So, what I would suggest is give me your card, and I'll give it to the right people in the Federal Reserve Bank of New York, and we'll have a conversation and see what we can do. This is not something that we could probably be involved in directly, as a funding provider. Legally, we don't have the authority.

The Federal Reserve is pretty powerful in terms of monetary policy. But our mandate is also pretty narrow in terms of what we're allowed to do.

I remember during the financial crisis, people were coming in and saying, "you should do this, you should do that, you should do that."  And most of the things that they were suggesting that we do were some things that were not actually allowed by the Federal Reserve Act that was passed back in 1913. Come talk to us and we will see what we can do.

Audience Member:

Greetings, good morning to - or good afternoon to you and your guest. Now while it would be interesting to speak of why the New York Fed and the Atlanta Fed are differing on their economic forecasts, that might be interesting, but I want to speak to something far more local. Far more local.

This community, and communities like this, were devastated, were ravaged - and I could use a stronger word - during the financial crisis of 2008.  We've never recovered from this. The black community lost approximately 50% of its wealth in four years. 50% of the wealth accumulated from slavery till today lost in four years. No one, of course, was ever jailed for these things, no one was ever - very little punishment, if anything, was done. I understand that while you may want to do or feel strongly it's not the purview of the Federal Reserve - I understand that.

Using your researchers at Liberty and other parts of your organization, I need to know what laws that I can put on the books to protect communities like this. We're about to go back into another phase of exotic mortgage-lending, and I will humbly differ with you on Glass-Steagall, of course.

We're about to go into another phase of exotic lending. They call it exotic lending. We call it predatory lending, and we pay for it. We can expect that again. What laws can I - what do we need to put on the books to protect communities like this? Liberty and other organizations, research organizations, that you guys have can come up with some of these things. I look forward to speaking with you later today.

President Dudley:

Okay. On this issue of predatory lending, I mean this is - I think you raised a very good point, and this is something that we actually heard about small business lending when we were up I think in the Bronx awhile back, where, basically, people have these come-ons to lend money to small business, and it seems attractive on the surface, but it turns out that the actual rate of interest that people are paying is prohibitive to be able to run a successful business. So, I think the predatory lending thing is a completely important issue that we do need to address. Obviously, the Small Business Administration can play a role in this. I think we would certainly be interested in having a conversation about it, because I think it is a really serious issue.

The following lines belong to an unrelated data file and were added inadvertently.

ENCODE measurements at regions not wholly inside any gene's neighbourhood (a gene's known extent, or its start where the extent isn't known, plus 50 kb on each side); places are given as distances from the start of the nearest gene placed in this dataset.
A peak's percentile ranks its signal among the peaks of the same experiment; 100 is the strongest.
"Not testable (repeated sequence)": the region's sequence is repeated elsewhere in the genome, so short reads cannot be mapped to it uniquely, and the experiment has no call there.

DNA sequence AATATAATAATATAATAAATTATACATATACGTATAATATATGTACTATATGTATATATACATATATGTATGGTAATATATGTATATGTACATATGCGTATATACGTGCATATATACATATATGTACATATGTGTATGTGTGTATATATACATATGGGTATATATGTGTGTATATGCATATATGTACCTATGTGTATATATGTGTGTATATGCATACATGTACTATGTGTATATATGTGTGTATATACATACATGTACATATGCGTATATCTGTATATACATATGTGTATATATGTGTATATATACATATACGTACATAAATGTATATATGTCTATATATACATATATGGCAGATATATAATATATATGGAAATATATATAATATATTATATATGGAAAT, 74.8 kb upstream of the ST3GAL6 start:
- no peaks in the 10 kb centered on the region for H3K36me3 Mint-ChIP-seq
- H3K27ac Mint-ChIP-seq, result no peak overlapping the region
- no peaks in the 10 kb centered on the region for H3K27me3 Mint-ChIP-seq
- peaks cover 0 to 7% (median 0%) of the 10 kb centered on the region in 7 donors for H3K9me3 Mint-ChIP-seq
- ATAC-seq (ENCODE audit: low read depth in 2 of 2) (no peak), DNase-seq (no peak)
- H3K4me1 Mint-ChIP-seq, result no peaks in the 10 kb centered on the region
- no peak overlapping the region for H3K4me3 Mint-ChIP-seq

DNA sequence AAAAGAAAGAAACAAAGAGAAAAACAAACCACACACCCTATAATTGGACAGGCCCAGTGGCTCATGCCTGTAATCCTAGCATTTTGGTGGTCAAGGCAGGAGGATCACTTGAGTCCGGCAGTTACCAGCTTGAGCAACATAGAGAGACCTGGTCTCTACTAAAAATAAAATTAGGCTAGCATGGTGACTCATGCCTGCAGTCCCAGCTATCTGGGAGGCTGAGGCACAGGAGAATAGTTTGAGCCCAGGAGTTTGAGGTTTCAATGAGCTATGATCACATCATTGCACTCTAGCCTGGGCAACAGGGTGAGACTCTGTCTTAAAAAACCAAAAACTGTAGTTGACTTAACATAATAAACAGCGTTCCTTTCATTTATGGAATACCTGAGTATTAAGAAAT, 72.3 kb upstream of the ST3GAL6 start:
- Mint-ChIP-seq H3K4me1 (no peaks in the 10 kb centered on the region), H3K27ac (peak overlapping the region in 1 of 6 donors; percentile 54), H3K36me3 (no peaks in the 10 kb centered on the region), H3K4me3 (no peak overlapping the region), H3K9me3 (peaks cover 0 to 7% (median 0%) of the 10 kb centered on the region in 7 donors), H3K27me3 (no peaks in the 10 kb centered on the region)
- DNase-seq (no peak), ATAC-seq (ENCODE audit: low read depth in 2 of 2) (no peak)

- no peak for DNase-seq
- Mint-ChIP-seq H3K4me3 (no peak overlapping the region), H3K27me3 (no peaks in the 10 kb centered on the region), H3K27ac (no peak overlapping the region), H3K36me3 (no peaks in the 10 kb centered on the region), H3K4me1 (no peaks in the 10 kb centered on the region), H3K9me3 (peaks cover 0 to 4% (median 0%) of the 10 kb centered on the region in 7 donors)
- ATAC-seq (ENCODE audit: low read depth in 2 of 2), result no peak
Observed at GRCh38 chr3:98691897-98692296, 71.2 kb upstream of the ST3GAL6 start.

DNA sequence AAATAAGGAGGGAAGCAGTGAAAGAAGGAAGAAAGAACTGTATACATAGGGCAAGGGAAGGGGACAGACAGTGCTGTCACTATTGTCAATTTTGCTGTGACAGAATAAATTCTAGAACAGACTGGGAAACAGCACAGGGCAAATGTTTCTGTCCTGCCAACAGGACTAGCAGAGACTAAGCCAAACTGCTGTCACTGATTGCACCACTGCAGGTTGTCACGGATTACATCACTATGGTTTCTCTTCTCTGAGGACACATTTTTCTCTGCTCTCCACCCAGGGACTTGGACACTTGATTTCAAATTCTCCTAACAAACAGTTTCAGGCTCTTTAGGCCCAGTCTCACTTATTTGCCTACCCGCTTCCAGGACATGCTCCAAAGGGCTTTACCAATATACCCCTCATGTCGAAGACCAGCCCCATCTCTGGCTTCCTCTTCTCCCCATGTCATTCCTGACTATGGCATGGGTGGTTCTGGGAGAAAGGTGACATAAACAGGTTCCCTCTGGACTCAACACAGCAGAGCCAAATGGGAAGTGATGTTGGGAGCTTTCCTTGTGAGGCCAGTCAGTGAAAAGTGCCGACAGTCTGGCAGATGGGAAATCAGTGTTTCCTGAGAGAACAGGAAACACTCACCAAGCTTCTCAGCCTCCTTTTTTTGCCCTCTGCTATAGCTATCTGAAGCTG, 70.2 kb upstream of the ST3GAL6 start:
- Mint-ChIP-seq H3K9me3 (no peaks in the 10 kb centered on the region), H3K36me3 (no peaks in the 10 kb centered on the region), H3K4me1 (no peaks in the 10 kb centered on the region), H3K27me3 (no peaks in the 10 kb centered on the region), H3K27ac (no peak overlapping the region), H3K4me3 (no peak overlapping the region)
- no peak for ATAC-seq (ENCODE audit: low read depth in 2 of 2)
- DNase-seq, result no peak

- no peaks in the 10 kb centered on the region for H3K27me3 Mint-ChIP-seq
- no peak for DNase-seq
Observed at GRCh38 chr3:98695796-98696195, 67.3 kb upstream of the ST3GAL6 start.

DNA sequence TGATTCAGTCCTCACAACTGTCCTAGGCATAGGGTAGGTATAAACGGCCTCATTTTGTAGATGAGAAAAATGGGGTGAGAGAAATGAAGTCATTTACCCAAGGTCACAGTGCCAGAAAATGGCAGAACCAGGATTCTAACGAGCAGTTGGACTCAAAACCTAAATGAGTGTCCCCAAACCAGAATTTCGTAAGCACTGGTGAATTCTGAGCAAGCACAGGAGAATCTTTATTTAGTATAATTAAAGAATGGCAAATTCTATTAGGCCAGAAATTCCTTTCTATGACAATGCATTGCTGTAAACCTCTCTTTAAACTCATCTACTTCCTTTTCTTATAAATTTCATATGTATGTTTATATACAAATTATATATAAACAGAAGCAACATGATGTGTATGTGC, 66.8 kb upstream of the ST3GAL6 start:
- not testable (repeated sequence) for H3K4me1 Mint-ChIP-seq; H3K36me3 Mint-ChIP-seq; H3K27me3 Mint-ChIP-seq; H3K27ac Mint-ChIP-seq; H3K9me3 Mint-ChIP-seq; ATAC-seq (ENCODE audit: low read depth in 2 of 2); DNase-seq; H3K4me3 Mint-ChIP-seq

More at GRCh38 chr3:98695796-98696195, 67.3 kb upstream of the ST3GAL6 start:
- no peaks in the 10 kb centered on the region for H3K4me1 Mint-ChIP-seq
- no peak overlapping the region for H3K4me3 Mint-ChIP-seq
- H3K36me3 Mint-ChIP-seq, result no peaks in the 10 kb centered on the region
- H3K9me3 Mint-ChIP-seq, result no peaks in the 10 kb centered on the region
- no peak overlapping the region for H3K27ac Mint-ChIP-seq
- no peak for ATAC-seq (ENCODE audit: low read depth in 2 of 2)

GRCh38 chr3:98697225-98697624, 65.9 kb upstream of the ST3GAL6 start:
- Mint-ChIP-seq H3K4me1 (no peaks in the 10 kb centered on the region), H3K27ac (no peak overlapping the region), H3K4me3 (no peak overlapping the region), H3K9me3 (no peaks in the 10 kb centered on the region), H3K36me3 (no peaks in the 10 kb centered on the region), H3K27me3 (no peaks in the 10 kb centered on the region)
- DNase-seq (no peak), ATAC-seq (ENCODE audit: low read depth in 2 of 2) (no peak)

I mean one of the problems, just more broadly, is financial literacy in the United States. Part of the reason that predatory lending can work is because people don't really have a good idea -they don't know enough about the financial system, about the economy, about what's a good value or not. They just say, "What's my payment going to be next month?" And if the payment is low, they don't look at the fine print about what the payment is going to be not next month, but a year from now, or two years from now. And that's how they get into a great deal of difficulty. So, I think not just working on the predatory loans writ narrow, but also on the issue of financial literacy writ large, I think colleges like this one can do a lot in making sure that when people graduate, they have a level of financial literacy that can help them navigate through the world.

The number of scams that are out there now are just extraordinary. Sometimes people will pretend that they're me and they send letterhead out supposedly from me telling people that if they were to send a bunch of money to someone, the New York Fed would release a check for a large amount of money, and people actually believe this. Now, my advice to people always is if something seems too good to be true, it probably is. But unfortunately people offer these things, and it's really quite tragic, because the people who fall for these things often are people that are not so sophisticated, of not so large means, and they can't afford to be sending money to fraudsters hoping that there might be a big prize from the Federal Reserve Bank in New York or somewhere else down the road, which of course there's not.

Dr. Olajide Oladipo:

Thank you. I think we have - I just have time to take only one more question.

Audience Member:

Actually, the question I wanted to ask is for the students. Why do you refuse to ask questions?

Dr. Olajide Oladipo:

Somebody wants to ask now.  Thank you.